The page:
- Do you identify with any gender? (cis, trans, non-binary, etc.)
- What are your pronouns? (she/her, he/him, they/them etc.)
- Have you ever been a victim of a crime?
- Are you in need of childcare for your appointments?
Create a safety plan.
Young people do not avoid parental involvement in their abortions unless it is absolutely necessary. According to the Guttmacher Institute, 90 percent of 14-year-olds and 74 percent of 15-year-olds surveyed said they involved at least one parent or guardian in their abortion decision. Those young people who didn’t involve a parent said that they were worried that they may be thrown out of their homes, or experience other abuse by their guardian.
This puts judicial bypass helpers in a delicate situation. From the beginning of this process, judicial bypass helpers should create a safety plan to address the current situation. A safety plan is a personalized, practical plan that can help the client avoid dangerous situations and know the best way to react if they’re in danger. This tool is often used in the counseling setting for people experiencing domestic violence or suicide prevention. This plan can answer key questions in your working relationship such as:
- Can I leave a voicemail on your phone? If so, should I use a code name?
- Is there a safe place you can store important case information at home or somewhere you trust?
- In the event of an urgent case update if I cannot reach you (client), do I have permission to contact a trusted friend or family member to get in touch with you?
- If meeting at the legal office is not an option due to transportation is there a safe place we can meet?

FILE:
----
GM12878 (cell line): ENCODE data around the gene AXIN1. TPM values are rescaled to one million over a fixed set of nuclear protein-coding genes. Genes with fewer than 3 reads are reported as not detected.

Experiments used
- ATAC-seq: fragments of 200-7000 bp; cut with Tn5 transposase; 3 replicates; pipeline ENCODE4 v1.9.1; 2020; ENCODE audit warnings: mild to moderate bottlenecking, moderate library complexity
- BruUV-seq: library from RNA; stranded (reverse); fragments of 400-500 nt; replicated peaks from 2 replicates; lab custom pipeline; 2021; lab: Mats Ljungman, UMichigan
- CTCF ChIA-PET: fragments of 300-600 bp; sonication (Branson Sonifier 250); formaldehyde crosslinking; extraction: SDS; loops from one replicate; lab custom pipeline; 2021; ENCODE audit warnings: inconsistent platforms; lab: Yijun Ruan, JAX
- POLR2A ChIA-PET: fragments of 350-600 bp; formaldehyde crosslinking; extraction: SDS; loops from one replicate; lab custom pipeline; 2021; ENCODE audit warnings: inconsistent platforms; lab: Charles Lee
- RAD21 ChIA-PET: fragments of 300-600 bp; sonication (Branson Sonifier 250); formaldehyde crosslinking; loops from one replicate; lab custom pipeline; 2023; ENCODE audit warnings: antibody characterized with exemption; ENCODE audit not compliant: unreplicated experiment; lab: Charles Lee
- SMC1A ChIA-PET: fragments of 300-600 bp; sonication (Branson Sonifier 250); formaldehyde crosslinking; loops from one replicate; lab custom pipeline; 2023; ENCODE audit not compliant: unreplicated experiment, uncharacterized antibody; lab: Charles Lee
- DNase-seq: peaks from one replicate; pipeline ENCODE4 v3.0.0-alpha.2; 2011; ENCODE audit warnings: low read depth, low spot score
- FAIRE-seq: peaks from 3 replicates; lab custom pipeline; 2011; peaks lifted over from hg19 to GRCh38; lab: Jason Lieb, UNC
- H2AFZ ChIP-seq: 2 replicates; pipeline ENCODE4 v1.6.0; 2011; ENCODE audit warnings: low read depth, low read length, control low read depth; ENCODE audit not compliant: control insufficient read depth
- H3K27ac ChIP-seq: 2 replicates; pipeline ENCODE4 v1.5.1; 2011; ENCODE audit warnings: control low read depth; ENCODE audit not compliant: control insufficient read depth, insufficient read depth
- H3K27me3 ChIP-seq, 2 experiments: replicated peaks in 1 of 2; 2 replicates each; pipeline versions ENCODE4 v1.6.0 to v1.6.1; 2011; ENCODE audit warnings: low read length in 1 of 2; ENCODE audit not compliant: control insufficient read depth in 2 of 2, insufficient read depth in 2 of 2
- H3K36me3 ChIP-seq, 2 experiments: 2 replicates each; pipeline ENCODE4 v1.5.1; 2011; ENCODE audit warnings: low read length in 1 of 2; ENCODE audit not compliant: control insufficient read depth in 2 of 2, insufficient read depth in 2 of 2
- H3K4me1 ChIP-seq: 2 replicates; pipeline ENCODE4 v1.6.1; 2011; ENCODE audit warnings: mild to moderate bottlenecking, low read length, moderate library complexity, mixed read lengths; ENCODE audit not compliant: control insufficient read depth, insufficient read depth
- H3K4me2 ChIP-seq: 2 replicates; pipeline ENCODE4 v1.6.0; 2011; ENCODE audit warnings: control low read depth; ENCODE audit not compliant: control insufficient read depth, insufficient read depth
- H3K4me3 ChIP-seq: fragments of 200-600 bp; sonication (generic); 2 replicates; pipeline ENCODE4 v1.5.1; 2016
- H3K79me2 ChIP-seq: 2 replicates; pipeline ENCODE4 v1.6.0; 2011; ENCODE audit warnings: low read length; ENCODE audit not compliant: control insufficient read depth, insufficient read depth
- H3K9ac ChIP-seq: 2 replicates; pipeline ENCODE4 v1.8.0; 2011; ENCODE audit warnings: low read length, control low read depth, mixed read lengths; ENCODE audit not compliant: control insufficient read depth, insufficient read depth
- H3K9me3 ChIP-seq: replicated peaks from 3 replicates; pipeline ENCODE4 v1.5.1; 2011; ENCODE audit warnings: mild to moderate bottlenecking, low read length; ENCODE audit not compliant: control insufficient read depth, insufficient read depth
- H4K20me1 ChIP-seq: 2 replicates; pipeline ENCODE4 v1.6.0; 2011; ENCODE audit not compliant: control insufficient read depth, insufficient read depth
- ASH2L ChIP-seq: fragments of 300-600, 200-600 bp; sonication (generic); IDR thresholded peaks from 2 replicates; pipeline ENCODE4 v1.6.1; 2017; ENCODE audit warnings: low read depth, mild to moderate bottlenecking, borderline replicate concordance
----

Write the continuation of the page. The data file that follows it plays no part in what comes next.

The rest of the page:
- Who will I call in the event of a mental health crisis or emergency?
Here are some helpful resources on creating a personalized safety plan for your client along with information on tech & social media safety:
- Love is Respect: Interactive Guide to Safety Planning
- National Domestic Violence Hotline: Path to Safety
- National Center on Domestic and Sexual Violence: Safety Plan Template
Use your multi-disciplinary team.
Judicial bypass helpers include clinic staff, abortion funders, medical personnel, trusted mental health/social workers, hotlines, courthouse staff, and trusted family members. These folks are people who your client may be in contact with throughout the judicial bypass process. Establish working relationships with these folks to help support your cases. Here are some resources you can reach out to:
- Find your local abortion fund. They can provide financial support to cover the procedure and in some cases practical support such as transportation, lodging, rides, childcare or meals.
- Connect your client with an abortion positive talkline. All-Options offers free peer counseling over the phone to anyone at any point before, during or after pregnancy.
- Provide mental health support options. As a judicial bypass helper you may provide emotional support to your client. It’s important to connect them with experienced professionals to talk with in the event of a mental health emergency. Include this information as a contact option on their safety plan: National Suicide Prevention Lifeline, LGBT Suicide Hotline (provides chat options and specializes in LGBT youth support).
We must stay grounded in the fact that young people seeking abortions without parental/guardian involvement could be living in volatile circumstances and our attempts to support them must respect their autonomous decision making at this vulnerable time.
Stephanie Loraine is a reproductive justice advocate and social worker born in Puerto Rico, now residing in Central Florida. She is an abortion storyteller with We Testify, a leadership program of the National Network of Abortion Funds and has been featured in publications such as Teen Vogue, La Prensa, and Miami Herald. Since 2015, she’s served as the Board Vice President of the Central Florida Women’s Emergency Fund, an abortion fund providing financial support to over 300 people a year. Through her leadership, the fund has expanded its service area to include Puerto Rico in order to support people needing abortions in the aftermath of Hurricane Maria. In her free time she enjoys cooking and eating Puerto Rican food, binge-watching crime series and reading on the beach.